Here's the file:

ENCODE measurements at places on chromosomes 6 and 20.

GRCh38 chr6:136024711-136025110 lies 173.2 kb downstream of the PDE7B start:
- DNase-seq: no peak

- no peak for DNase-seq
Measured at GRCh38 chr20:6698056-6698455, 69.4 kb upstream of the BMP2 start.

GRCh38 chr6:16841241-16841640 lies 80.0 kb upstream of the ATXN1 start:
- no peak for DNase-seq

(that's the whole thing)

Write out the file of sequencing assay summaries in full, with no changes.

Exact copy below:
ENCODE measurements at places on chromosomes 6 and 20.

GRCh38 chr6:136024711-136025110 lies 173.2 kb downstream of the PDE7B start:
- DNase-seq: no peak

- no peak for DNase-seq
Measured at GRCh38 chr20:6698056-6698455, 69.4 kb upstream of the BMP2 start.

GRCh38 chr6:16841241-16841640 lies 80.0 kb upstream of the ATXN1 start:
- no peak for DNase-seq